Pakistan, India Near 'accord' On Kashmir
19 April 2007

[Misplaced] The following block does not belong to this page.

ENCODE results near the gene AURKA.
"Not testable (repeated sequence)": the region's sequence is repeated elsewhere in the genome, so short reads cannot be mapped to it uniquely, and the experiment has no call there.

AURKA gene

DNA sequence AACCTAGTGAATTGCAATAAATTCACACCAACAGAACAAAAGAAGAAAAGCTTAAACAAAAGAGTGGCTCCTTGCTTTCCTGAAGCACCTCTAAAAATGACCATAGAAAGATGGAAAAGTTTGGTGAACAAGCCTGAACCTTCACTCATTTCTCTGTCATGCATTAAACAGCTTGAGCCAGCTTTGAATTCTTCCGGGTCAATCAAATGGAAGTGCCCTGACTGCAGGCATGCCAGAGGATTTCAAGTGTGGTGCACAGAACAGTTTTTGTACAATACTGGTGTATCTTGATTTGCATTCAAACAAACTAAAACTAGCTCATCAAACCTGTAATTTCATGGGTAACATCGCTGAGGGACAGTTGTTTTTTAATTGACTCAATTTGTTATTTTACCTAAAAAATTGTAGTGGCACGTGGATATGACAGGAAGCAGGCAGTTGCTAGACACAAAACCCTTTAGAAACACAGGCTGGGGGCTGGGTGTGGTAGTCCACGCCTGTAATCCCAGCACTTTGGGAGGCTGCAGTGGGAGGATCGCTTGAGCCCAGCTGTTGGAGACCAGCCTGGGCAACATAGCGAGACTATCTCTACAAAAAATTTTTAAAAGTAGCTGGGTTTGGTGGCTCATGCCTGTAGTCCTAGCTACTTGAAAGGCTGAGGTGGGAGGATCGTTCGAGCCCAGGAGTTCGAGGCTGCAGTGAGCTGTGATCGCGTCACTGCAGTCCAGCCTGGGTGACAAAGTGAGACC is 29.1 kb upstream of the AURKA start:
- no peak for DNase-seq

Islamabad: Foreign Minister Khurshid Kasuri Thursday revealed Pakistan and India have almost reached an 'agreement' to resolve the core issue of Kashmir and it is being given the final shape. In an exclusive interview with TheNation, Foreign Minister Kasuri said, 'Lot of the ground has been covered for an agreement on Kashmir and some areas of differences are being sorted out.' 'Certain steps are needed to create conducive environment so that the two governments could sell the 'package' to the people of Pakistan, India and Kashmir,' he added. When asked about the nature of accord, he expressed his inability to give the exact details owing to sensitivity of the matter and said most of the contours were being discussed in the media. However, another senior official here confided to TheNation that the proposed package on Kashmir bears resemblance to the President Musharraf's four-point Kashmir plan asking for the Kashmiris' self-rule, demilitarisation of the disputed territory, free movement across the Line of Control (LoC) and joint management by Pakistan and India. Kasuri said that the two nations were moving towards a settlement to Kashmir dispute that might not be the first best choice for all the three parties but it could be the second best. He said that the finalised Kashmir package would be presented before the Pakistani parliament for approval. However, if it were not approved by the parliament it would not be acceptable to Pakistan, he added. Kasuri also claimed that the progress made on the Kashmir package was irreversible and it did not matter whether the Musharraf government in Pakistan and that of Congress in India remained in power or not. To a question, he said that contrary to the general perception progress had been made by the South Asian nuclear states since the commencement of peace process back in January 2004. He said that the two sides were engaged in talks on the resolution of bilateral disputes at both the formal and informal level. He added that realisation had emerged on both sides of the border that the war could not bring a solution to Kashmir or any other issue on the composite dialogue agenda. When asked about the likely timeframe for the settlement of Kashmir dispute, the Foreign Minister said that the progress made so far was beyond the imagination. 'It also depends on the internal situation in the two countries as it is going to be an election year in Pakistan whereas in India polls are being held in some of the states,' he added. When asked what were the steps being taken by the two governments to make the Kashmir package acceptable for the people of two states and Kashmiris, the Foreign Minister said that he would not give the details as in that case India could come up with objections. Nonetheless, he said that the two sides were not going for any secret deal and all they were doing was to avoid unnecessary opposition by some elements on both sides before the finalisation of the vital pact. To a question on possible UN role in the Kashmir resolution plan, Kasuri declined to respond. When asked about the Mujahideen's role, he said that the President Musharraf had given a statement regarding Pakistan's influence on Mujahideen but it was grossly misunderstood. Answering a query on Siachen issue, Foreign Minister Kasuri said that the proposals given by Pakistan for the settlement of contentious matter served the interests of both countries. He said that the troops' positions on both sides could be determined with the help of satellite. He said that the India's political leadership was in the favour of negotiated settlement to Siachen dispute but some statements by the Indian defense authorities in this regard were surprising. He denied the press reports that the Indian Prime Minister Manmohan Singh's visit to Pakistan was linked to the solution of Siachen or Sir Creek issue. However, he added that it was going to be a high profile visit and hence there should be an agreement on any one of the major issues between the two sides. Responding to a question, Kasuri said that Pakistan was not dissociating itself from the ongoing war on terror. He added that the President had only refuted the baseless allegations against Pakistan as for its anti-terror efforts in his recent statements. He said Pakistan had waged the war against terrorism in order to safeguard its own national interests and not after coming under pressure from the United States. To another question, he said that Pakistan and Iran enjoyed close friendly relations and any attack on the neighborly state would be unacceptable for Islamabad. On Israel, the Foreign Minister said the Pakistan's position on vital issue was same as that of Arab world adding that by following the 'land for peace' plan the Middle East crisis could be defused. He said that Turkey was trying sincerely to improve the relations between Pakistan and its neighbour Afghanistan. However, he cautioned Kabul against leveling of baseless allegations against Pakistan.